R.J. Snell has a brief but important article in the Intercollegiate Review about the nature of God and how that theological issue has affected the West: “The God Confusion: An Ancient Dispute in the Modern Heart.” I have addressed the same point several times on this site, starting with “Square Circle.” The rational order of the universe reflects God rather than constrains him. Nature is not a threat to omnipotence but a manifestation of such.
I should note that I have since softened my stance about the square circle; I am no longer sure that God could not make a square circle. This change has nothing to do with theology—I still affirm the same theological point. Rather, it has to do with the limits of human understanding. From our perspective, it is clear that a square cannot be a circle—and vice versa. Yet, it seems possible that there could be some possible coherence of the shapes at another level of understanding. I do not wish to indulge postmodern attacks on our knowledge; fie, fie, fie upon such a suggestion! However, as I have noted before, the flatland principle seems quite reasonable to me, given the general myopia and widespread ignorance of mankind. Imagine how geometry might appear to a two dimensional perspective. Several Euclidean rules would strike a two dimensional mind as ridiculous, and we see a similar relationship between hyperbolic geometry and the Euclidean tradition. It seems obvious that the distinct natures of the square and the circle rule out a square circle, but, contra my post from seven years ago, we do not comprehensively and exhaustively understand geometry. Intellectual humility does not necessarily lead to po-mo misology—or even to its more respectable Kantian precursors.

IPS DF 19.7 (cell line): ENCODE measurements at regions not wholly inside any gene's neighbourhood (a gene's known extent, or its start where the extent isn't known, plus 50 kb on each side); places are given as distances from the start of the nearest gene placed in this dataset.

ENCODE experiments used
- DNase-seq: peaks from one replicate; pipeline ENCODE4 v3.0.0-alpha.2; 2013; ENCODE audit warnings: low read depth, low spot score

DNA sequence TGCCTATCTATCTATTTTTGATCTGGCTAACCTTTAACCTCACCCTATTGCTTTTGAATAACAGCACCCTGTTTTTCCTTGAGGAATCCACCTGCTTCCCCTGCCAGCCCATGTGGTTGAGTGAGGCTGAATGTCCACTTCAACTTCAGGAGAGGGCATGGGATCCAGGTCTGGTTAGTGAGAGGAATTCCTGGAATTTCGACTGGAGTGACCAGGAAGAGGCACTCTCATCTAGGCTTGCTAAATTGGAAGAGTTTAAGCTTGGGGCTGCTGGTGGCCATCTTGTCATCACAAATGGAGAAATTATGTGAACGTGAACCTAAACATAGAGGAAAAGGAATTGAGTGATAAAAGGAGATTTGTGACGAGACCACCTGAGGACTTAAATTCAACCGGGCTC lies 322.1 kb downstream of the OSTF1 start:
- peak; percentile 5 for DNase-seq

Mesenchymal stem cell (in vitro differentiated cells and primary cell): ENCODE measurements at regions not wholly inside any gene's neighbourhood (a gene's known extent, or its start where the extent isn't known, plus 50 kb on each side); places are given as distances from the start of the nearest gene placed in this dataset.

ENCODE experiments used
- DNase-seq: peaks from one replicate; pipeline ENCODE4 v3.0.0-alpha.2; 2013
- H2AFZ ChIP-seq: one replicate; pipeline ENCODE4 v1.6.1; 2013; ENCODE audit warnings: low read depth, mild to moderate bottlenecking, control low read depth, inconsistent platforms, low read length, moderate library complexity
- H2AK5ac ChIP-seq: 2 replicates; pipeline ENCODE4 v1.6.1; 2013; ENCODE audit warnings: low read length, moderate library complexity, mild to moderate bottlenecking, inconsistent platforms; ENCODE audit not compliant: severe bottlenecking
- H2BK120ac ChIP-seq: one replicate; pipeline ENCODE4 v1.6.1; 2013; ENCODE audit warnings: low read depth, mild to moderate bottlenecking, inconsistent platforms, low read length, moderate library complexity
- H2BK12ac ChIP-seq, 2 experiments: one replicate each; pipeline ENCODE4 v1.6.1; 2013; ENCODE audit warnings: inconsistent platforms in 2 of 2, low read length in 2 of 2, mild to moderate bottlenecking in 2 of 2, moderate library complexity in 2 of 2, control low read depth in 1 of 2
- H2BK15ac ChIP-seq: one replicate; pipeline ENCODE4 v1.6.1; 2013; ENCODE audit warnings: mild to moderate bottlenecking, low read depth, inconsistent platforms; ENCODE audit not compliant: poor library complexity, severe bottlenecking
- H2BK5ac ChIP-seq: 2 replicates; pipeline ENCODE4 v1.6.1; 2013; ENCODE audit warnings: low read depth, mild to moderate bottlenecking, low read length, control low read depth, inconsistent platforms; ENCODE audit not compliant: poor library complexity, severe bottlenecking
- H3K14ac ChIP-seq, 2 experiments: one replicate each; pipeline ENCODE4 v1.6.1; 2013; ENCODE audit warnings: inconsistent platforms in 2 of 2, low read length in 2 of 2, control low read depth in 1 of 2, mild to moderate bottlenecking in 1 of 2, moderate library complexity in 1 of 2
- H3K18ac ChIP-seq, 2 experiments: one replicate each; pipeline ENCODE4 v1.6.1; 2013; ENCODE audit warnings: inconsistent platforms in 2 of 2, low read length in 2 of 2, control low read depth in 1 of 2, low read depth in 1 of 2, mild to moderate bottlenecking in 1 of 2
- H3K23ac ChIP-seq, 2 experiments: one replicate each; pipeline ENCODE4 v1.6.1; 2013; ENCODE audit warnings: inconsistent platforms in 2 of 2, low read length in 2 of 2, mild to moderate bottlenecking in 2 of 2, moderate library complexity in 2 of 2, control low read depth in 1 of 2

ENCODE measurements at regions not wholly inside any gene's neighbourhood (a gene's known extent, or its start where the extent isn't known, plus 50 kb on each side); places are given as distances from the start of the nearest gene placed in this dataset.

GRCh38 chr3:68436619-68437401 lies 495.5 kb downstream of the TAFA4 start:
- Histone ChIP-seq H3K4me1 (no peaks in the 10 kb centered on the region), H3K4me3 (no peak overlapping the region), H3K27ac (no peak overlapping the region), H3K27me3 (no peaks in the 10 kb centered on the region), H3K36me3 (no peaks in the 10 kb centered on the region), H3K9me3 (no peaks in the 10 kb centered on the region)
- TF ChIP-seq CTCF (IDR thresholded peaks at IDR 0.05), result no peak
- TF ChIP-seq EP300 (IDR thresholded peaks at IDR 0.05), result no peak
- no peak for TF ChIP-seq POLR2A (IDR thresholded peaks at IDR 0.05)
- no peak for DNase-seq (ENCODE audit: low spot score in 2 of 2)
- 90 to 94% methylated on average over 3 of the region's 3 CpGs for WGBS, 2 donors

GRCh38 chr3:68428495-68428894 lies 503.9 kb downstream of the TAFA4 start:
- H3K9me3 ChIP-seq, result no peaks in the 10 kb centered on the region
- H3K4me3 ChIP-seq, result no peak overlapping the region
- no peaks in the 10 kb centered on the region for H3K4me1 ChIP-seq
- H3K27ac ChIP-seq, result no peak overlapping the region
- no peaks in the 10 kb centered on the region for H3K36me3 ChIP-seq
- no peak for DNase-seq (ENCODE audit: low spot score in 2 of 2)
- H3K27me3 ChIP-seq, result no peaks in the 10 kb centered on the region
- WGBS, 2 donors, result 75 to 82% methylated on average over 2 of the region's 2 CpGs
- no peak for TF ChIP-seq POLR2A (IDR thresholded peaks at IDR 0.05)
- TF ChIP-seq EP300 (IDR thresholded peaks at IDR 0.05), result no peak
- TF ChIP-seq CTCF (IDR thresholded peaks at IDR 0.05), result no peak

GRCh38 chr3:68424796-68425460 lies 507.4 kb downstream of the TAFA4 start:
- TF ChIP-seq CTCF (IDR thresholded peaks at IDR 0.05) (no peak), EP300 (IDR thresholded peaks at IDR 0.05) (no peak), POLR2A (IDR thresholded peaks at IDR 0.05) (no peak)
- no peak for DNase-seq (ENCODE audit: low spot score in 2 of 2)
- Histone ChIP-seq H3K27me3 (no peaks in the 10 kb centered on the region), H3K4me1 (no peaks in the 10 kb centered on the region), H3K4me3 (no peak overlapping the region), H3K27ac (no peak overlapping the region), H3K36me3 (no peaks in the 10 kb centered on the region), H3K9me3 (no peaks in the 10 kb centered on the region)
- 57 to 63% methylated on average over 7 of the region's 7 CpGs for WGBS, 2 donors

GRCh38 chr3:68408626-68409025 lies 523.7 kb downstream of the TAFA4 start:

Radix Journal has posted a Chronicles article by Samuel Francis from A.D. 1998, “Into the Dustbin.” Francis laments the incessant infighting of the Right and attempts to find the origin of its dysfunction. He concludes that the Right is by definition the losing side of history—championed by losers. I am not convinced by his argument. “Reaction” or counterrevolution has had quite a few “successful” periods, though the leftward trajectory of the modern era is obvious enough. The strength of the essay is Francis’ recognition of the importance of conserving a concrete social order: